Given the origins of the roleplaying hobby—in wargaming and in the drawing of dungeons that the first player characters, and a great many since, explored and plundered—it should be no surprise just how important maps are to the hobby. They serve as a means to show a tactical situation when using miniatures or tokens and to track the progress of the player characters through the dungeon—by both the players and the Dungeon Master. And since the publication of Dungeon Geomorphs, Set One: Basic Dungeon by TSR, Inc. in 1976, the hobby has found different ways in which to provide us with maps. Games Workshop published several Dungeon Floor Sets in the 1980s, culminating in Dungeon Planner Set 1: Caverns of the Dead and Dungeon Planner Set 2: Nightmare in Blackmarsh; Dwarven Forge has supplied dungeon enthusiasts with highly detailed, three-dimensional modular terrain since 1996; and any number of publishers have sold maps as PDFs via Drivethrurpg.com. Loke Battle Mats does something a little different with its maps. It publishes them as books.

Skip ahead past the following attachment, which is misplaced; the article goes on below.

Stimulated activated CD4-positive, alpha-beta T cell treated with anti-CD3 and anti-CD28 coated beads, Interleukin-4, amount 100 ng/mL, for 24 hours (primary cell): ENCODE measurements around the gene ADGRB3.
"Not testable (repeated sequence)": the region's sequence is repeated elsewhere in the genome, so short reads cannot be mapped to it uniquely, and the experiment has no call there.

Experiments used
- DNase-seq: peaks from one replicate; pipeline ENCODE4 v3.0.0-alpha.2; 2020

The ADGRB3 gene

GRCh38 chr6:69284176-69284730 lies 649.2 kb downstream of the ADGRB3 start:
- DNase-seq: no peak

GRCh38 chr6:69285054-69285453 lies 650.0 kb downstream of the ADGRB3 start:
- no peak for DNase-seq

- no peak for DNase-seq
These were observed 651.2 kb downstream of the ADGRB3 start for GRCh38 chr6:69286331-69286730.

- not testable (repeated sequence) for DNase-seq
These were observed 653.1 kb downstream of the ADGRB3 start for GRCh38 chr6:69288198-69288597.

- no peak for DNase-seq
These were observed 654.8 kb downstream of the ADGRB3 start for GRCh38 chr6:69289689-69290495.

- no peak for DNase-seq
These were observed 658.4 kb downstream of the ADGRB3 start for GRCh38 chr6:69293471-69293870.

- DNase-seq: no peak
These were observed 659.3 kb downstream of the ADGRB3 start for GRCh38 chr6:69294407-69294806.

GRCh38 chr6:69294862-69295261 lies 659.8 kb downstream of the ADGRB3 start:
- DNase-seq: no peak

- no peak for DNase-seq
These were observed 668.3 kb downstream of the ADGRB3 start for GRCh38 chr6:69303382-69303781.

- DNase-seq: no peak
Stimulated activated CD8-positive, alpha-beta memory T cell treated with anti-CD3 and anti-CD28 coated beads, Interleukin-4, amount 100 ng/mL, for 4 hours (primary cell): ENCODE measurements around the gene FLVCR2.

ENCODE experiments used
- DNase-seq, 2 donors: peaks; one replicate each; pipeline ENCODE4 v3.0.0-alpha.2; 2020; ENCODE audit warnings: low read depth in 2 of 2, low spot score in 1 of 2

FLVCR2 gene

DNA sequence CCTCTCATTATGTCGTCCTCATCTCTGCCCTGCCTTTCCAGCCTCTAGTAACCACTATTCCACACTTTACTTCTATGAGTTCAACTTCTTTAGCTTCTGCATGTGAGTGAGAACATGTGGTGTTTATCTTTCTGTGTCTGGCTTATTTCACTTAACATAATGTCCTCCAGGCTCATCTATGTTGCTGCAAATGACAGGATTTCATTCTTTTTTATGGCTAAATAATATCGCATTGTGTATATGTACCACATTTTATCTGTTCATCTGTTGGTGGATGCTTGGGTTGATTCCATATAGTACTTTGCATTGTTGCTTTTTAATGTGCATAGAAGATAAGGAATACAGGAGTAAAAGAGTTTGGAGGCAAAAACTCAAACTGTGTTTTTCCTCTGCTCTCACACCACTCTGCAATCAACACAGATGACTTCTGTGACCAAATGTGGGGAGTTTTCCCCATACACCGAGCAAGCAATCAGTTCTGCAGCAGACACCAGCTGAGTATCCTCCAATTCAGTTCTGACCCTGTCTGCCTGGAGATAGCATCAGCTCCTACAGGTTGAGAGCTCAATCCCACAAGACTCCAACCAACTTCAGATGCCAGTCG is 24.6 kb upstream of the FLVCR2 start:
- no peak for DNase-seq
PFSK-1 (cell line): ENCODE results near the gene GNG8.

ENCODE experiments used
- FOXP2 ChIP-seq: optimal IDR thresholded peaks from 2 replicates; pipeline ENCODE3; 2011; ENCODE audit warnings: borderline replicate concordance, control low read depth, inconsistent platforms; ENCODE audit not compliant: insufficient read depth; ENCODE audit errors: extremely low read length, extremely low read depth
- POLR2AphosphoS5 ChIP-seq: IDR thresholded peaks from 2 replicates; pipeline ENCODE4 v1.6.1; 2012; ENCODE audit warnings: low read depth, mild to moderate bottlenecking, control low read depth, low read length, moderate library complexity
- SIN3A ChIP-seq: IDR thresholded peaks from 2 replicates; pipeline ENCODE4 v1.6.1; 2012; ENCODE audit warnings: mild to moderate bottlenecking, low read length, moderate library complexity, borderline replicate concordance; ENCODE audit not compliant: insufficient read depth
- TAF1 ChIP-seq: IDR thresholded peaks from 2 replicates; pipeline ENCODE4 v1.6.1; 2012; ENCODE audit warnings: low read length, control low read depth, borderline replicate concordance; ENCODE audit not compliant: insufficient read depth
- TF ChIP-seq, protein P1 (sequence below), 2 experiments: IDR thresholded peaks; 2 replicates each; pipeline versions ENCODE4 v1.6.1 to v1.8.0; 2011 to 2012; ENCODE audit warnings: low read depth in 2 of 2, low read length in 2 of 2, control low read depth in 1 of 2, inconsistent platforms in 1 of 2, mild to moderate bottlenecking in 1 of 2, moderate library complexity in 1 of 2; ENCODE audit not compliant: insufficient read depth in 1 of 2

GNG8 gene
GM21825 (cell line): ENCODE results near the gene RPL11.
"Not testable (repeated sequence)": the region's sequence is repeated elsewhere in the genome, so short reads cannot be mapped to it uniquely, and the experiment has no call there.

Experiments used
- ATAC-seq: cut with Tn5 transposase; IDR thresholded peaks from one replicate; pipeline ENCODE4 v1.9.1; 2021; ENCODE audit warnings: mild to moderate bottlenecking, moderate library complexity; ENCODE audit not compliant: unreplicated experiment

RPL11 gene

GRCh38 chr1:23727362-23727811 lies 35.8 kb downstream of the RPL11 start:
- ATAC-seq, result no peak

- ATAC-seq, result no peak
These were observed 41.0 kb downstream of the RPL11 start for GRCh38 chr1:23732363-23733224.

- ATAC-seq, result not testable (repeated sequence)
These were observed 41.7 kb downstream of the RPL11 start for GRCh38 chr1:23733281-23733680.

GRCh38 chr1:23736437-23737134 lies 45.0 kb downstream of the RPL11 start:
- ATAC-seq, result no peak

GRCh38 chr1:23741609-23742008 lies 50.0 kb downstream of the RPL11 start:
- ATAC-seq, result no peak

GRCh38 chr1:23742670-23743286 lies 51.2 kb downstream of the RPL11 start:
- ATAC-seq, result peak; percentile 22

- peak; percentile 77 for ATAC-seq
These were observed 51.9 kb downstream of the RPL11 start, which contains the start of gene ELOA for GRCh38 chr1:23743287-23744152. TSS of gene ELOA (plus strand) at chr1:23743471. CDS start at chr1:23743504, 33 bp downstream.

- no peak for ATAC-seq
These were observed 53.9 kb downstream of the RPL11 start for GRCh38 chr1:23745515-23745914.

A Loke BattleMats book comes as a spiral-bound book. Every page is a map and every page actually light card with a plastic covering. The fact that it is spiral-bound means that the book lies completely flat and because there is a map on every page, every map can be used on its own or combined with the map on the opposite page to work as one big, double-page spread map. The fact that the book is spiral bound means that it can be folded back on itself and thus just one map used with ease or the book unfolded to reveal the other half of the map as necessary. The fact that every page has a plastic covering means that every page can be drawn on using a write-on/wipe-off pen. It is a brilliantly simple concept which has already garnered the publisher the UK Games Expo 2019 People’s Choice Awards for Best Accessory for the Big Book of Battlemats and both the UK Games Expo 2019 Best Accessory and UK Games Expo 2019 People’s Choice Awards Best Accessory for Giant Book of Battle Mats.